“It’s only when you are bored that you can see” – Julian Opie
Julian Opie is a contemporary British artist known for his distinctive depictions of stylised figures, portraits, and landscapes, with features outlined in thick black and filled in with flat color, within a wholly contemporary sensibility.
Basing a lot of his work on photographs taken during inspiring trips or during the ins and outs of daily life , Opie’s work is an exquisite digital alteration of both metropolitan and rural landscapes that pushes the boundaries of traditional artistic practice. His images are cartoonish and reminiscent of the symbolic language of computer games and children’s books. He encourages viewers to embark on an endless and hypnotic journey into a stylized representation of our world , sometimes emptied of human presence sometimes overcome by it.
Planning for shows, Opie asks local photographers to set up their cameras in various places and record the passers-by. The photographers send hundreds of photographs but Opie only sets about drawing the best ones . Thinking of striding athletes circling ancient Greek vases and stone-carved Roman friezes of battling warriors Opie gets to work . Some 60 drawings later he has a palette of characters and uses them in a range of paintings and sculptures. Each one throws up surprises and opportunities that the artist himself could not invent – a tattoo or a tasselled dress, a goatee or the logo on a T-shirt . By making groups of 6 walkers Opie can get a street crowd and a list , a kind of fashion parade. The random positions of striding legs and pumping arms slice up the space , while hair and phone cables and shoe laces flick and bounce . Sporting clothes and equipment become the modern equivalent of the armor of the past .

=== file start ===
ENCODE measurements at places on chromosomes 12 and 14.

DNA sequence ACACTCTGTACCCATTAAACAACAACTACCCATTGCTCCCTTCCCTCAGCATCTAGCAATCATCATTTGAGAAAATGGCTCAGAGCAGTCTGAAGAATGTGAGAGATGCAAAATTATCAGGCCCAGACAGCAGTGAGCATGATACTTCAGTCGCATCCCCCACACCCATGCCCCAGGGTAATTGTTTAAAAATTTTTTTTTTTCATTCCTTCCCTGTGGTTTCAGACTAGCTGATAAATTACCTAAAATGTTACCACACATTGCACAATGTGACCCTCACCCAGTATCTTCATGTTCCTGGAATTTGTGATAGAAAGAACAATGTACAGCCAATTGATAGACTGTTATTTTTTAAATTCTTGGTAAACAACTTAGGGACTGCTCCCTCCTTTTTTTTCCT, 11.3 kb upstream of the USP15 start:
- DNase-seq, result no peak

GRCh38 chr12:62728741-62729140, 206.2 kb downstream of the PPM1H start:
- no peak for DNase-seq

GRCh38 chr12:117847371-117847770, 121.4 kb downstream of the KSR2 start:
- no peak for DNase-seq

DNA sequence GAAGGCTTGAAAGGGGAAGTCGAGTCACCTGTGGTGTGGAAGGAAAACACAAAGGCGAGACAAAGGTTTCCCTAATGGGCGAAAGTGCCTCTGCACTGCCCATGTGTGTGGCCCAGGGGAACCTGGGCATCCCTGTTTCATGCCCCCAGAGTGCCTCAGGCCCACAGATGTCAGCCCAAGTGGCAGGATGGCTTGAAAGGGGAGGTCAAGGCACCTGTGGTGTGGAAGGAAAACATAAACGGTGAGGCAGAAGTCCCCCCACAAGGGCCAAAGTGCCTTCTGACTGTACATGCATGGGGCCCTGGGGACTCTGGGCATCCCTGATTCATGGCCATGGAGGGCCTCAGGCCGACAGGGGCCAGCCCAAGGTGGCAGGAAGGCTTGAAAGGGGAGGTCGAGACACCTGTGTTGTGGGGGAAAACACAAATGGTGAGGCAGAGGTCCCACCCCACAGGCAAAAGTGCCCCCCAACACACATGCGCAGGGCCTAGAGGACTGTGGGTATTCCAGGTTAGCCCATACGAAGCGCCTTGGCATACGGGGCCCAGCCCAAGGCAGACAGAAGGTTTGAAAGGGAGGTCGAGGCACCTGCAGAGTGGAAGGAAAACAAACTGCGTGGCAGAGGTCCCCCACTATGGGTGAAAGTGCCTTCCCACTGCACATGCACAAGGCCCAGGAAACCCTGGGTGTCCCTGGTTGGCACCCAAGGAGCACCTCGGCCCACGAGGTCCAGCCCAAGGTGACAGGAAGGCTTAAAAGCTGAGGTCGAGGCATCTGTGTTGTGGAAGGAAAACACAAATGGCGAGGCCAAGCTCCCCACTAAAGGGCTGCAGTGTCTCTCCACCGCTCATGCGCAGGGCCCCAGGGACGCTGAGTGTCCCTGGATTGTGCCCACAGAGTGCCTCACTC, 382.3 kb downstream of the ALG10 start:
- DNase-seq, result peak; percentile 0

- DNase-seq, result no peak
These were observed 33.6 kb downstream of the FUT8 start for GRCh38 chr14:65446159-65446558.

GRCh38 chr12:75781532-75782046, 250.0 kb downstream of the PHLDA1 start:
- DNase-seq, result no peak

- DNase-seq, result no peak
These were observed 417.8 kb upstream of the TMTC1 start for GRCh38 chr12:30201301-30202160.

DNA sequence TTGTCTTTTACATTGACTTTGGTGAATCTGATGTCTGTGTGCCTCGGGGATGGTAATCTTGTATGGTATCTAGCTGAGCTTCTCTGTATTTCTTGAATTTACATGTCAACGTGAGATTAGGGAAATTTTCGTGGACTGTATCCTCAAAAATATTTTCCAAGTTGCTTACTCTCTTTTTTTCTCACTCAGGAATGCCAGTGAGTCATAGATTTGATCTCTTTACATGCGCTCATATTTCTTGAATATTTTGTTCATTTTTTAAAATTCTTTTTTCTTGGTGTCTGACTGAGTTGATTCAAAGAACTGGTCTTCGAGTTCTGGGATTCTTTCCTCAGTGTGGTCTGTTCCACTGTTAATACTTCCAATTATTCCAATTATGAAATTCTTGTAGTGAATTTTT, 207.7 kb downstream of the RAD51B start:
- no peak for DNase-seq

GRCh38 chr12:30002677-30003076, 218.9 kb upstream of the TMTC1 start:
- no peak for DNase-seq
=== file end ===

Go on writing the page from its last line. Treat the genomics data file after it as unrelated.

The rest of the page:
The photographed moment was random and fleeting but by cutting the drawing from thick, black card – by carving it permanently – it slows down and solidifies . Random decisions such as wearing a striped top or swinging a bag or water bottle become solid decisions and materials that you can run your finger over . Opie often sends assistants out to parks to film people walking and on reviewing the films focuses on joggers running past the camera . Humans are built for running . They can outrun a wolf or a horse over long distances . By drawing one stride with around 30 frames Opie can set a drawing in motion to run smoothly forever as an animation . By grouping a few joggers together in a painting he can create a dynamic, complex composition with implied movement . A second later and the runners would have moved on and the composition , so carefully planned , would be changed and lost .
Anything and anywhere is visible but beauty means that we can hold it in our eyes, make a picture of it . These colors surround us and fill our eyes, creating an environment, a space to be in that echoes the colors and shapes on our retina . We use picturing all the time in order to navigate and interact and it’s how we know we are present . By putting that picture back out into the world, on the cave wall or website or gallery, we can extend, record and play with what we see . By looking at that picture there is a doubling up of the process, a view of a view .
Graduated from Goldsmiths in 1982 and burst onto a pre-Young British Artists art scene in London , the artist was one of the most influential figures for the now well-known group of artists . Though only a few years ahead of the YBAs , Julian Opie instilled confidence in the youngest artists to become part of the artistic fabric and engage actively with the art community .
“What I would really like to do is make a painting and then walk into it” – Julian Opie